|Stryker CEO Kevin Lobo|
Stryker's ($SYK) stock price has slipped more than 4% since the company signed up to pay $1.7 billion for robot-assisted-surgery outfit Mako Surgical ($MAKO) last week. But despite the tepid reaction, CEO Kevin Lobo believes the deal will help shepherd Stryker into the future of med tech.
The final per-share price tag on Mako represents an 86% premium to its predeal value, a markup that left analysts scratching their heads after Stryker announced its plans Sept. 25. Mako made its name with the Rio system of robotic surgery devices used in orthopedic procedures, and the technology helped it rake in $102.7 million in revenue last year, a 22% increase over 2011.
But while Mako's past growth is impressive, what alarms investors is its mediocre-looking future: The company sold 45 Rio systems in 2012 and is projecting to move between 45 and 48 in 2013. That's not a terribly impressive goal, and it may not even be realistic, as the company only sold 15 in the first half of this year.
However, Lobo maintains that uniting Mako's platform with Stryker's global reach and established relationships will pay off in the long run.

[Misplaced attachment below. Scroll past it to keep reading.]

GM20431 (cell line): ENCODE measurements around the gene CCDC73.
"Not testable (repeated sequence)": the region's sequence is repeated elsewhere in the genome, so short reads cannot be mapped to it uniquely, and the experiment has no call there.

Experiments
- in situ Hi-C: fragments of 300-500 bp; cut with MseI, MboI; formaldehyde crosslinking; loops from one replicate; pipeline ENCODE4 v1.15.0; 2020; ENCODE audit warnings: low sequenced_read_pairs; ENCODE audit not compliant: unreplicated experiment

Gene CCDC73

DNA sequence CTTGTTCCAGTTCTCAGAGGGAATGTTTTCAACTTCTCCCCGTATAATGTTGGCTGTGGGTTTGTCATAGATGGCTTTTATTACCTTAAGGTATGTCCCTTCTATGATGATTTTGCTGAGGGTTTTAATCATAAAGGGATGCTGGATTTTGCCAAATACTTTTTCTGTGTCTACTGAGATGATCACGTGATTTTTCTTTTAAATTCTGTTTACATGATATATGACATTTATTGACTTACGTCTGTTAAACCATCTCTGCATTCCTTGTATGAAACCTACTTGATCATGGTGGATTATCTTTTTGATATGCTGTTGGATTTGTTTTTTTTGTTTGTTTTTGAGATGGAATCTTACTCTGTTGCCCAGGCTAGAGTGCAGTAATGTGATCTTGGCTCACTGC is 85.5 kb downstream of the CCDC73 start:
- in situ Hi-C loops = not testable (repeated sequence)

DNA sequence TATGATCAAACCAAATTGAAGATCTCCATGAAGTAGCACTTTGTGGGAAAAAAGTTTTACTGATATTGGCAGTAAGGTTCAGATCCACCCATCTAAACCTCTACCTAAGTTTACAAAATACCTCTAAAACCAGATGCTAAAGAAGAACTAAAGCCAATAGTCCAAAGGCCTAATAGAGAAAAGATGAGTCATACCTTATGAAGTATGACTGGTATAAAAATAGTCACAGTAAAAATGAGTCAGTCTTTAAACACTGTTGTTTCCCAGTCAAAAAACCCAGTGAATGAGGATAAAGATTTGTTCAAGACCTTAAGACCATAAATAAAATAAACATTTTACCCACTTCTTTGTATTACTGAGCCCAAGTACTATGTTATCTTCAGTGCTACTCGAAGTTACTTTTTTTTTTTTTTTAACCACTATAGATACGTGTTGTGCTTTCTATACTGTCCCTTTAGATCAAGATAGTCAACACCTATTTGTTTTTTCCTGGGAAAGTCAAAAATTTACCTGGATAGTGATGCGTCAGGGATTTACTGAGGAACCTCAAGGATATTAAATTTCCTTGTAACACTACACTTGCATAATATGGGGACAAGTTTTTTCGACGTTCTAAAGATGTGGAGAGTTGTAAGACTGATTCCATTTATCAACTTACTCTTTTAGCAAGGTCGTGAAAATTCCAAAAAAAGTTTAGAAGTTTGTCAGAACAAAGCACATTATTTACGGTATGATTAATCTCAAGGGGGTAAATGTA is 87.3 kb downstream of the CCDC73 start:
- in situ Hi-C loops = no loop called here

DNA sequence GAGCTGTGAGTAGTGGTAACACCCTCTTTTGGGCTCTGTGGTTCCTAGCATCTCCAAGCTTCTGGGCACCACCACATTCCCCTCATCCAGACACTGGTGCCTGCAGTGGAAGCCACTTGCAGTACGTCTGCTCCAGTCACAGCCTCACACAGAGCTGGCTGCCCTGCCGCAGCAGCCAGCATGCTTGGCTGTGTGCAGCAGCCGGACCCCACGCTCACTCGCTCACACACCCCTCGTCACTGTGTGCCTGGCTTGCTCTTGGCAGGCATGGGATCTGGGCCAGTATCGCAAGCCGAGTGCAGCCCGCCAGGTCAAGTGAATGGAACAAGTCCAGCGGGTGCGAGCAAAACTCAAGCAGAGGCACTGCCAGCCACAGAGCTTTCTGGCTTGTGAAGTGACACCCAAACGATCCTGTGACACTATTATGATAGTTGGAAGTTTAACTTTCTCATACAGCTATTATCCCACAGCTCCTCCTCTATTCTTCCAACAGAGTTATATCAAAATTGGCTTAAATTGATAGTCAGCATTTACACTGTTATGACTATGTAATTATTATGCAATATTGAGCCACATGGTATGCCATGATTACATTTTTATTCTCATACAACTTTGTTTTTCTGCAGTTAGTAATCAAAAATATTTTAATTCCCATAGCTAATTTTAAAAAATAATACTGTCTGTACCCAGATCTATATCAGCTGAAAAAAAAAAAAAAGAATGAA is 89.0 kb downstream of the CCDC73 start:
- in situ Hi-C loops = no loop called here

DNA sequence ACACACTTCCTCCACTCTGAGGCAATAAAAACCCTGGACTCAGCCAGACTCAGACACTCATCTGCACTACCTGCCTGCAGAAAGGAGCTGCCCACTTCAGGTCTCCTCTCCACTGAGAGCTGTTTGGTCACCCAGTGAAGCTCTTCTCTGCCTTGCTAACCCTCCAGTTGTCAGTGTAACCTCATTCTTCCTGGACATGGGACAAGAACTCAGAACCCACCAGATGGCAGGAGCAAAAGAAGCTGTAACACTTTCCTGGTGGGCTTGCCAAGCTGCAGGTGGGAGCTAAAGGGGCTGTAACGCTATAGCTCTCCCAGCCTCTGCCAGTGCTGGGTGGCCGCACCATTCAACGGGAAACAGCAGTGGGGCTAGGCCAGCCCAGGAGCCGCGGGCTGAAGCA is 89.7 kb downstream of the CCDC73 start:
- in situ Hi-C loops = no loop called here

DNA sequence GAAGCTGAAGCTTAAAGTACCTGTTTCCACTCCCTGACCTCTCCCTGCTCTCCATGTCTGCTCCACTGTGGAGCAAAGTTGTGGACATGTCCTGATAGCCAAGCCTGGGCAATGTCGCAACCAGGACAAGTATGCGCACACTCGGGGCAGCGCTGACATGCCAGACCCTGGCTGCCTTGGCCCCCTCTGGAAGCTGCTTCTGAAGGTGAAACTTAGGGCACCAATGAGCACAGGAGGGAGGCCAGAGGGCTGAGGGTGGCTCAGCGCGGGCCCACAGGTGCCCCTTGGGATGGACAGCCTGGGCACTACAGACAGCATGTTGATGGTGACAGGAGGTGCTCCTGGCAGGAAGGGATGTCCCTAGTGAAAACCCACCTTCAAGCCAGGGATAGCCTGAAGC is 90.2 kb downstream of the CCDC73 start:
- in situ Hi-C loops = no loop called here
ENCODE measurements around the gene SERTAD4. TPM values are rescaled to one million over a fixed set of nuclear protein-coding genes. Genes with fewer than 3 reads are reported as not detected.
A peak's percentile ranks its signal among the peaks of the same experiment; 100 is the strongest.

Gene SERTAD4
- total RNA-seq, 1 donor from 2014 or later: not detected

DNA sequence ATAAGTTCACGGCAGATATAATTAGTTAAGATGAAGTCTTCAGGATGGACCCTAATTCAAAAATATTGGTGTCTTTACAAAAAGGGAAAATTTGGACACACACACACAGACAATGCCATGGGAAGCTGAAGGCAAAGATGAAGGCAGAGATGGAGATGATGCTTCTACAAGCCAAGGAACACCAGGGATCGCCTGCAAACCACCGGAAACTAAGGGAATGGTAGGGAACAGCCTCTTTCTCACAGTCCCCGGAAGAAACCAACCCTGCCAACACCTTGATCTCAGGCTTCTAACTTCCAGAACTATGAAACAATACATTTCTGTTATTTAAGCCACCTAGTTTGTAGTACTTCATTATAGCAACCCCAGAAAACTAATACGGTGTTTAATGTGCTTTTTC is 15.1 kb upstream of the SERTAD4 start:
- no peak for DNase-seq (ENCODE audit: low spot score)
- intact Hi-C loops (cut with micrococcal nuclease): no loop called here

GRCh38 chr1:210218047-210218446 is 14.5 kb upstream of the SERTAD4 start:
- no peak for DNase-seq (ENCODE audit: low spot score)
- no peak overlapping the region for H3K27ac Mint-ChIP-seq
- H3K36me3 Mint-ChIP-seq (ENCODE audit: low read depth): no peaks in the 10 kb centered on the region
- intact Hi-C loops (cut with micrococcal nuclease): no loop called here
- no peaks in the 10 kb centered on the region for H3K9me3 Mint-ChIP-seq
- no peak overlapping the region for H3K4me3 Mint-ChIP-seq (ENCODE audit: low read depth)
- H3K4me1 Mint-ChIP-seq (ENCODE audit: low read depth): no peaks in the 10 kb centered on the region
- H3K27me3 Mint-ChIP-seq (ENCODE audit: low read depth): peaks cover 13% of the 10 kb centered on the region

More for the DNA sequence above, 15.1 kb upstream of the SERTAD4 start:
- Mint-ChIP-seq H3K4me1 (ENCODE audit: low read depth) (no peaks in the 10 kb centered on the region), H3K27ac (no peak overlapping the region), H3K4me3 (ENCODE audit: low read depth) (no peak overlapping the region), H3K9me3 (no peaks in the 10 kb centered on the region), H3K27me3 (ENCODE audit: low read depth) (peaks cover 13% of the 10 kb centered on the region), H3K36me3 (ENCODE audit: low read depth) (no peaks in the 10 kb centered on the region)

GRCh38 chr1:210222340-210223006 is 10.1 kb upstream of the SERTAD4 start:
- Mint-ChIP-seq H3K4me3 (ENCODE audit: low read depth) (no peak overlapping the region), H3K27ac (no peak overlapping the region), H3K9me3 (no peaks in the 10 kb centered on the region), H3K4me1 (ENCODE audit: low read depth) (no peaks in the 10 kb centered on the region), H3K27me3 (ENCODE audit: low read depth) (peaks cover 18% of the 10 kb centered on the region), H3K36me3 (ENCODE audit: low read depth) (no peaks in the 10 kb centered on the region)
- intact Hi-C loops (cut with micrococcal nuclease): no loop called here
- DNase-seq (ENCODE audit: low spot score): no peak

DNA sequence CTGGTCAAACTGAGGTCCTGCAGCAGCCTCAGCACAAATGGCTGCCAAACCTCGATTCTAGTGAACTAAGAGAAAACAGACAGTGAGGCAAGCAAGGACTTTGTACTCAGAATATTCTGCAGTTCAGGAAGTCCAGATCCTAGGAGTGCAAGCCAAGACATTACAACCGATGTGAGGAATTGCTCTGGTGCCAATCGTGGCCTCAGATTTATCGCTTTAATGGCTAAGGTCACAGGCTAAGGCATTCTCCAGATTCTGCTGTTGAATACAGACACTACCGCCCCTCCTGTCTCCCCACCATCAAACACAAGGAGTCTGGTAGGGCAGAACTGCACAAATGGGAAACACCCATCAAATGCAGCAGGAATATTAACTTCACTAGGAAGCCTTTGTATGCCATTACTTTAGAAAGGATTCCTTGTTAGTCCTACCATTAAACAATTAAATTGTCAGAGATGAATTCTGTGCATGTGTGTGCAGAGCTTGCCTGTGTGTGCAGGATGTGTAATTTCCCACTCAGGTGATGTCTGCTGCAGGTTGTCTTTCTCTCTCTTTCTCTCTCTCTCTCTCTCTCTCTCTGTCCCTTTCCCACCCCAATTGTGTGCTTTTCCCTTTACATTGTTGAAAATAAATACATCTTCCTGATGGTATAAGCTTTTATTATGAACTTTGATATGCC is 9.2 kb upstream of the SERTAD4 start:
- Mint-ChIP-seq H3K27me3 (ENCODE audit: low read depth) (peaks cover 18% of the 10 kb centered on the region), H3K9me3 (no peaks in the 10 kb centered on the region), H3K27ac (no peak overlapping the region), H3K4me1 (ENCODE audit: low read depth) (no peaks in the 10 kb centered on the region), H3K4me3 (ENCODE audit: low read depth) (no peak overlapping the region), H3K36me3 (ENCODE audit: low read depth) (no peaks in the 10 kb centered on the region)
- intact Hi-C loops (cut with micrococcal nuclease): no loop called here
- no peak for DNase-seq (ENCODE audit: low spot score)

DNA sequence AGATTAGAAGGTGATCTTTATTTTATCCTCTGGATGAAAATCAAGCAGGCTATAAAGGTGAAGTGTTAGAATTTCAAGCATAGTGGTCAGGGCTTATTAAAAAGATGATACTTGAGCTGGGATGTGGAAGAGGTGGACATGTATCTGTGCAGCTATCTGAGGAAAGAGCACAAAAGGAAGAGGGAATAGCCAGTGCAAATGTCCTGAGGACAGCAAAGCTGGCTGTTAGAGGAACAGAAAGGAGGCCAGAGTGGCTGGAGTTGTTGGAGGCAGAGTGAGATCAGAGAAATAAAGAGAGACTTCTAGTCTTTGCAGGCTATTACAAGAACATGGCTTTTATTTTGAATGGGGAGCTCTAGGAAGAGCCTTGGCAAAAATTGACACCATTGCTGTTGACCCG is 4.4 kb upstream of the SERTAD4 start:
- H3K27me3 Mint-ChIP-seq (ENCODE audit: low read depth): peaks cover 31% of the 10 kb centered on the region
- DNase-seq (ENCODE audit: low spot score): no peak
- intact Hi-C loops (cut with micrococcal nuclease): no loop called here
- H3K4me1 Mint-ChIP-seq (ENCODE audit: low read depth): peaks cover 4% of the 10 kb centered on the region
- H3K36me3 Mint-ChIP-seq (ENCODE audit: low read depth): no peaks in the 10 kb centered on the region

"It'll provide for better implant positioning, more consistent, more reproducible outcomes (and) improve the surgeon experience," Lobo told The Wall Street Journal. "Yes, the price point was fully valued in this deal, but we believe the potential is enormous and it can really provide significant differentiation for us. This is a long-term strategic bet, and I have the full support of our board."
"Fully valued" may be something of an understatement, but Stryker is in the favorable position of being able to make costly long-term wagers. The Michigan giant rode sales growth in all three of its units to $2.2 billion last quarter, a 5% gain over the same period in 2012. The only drag on Stryker's growth has been the spiraling cost of dealing with last year's recalls of two hip implants, and the devicemaker has so far spent about $400 million on related legal fees, revision surgeries and settlements.
- read the WSJ interview (sub. req.)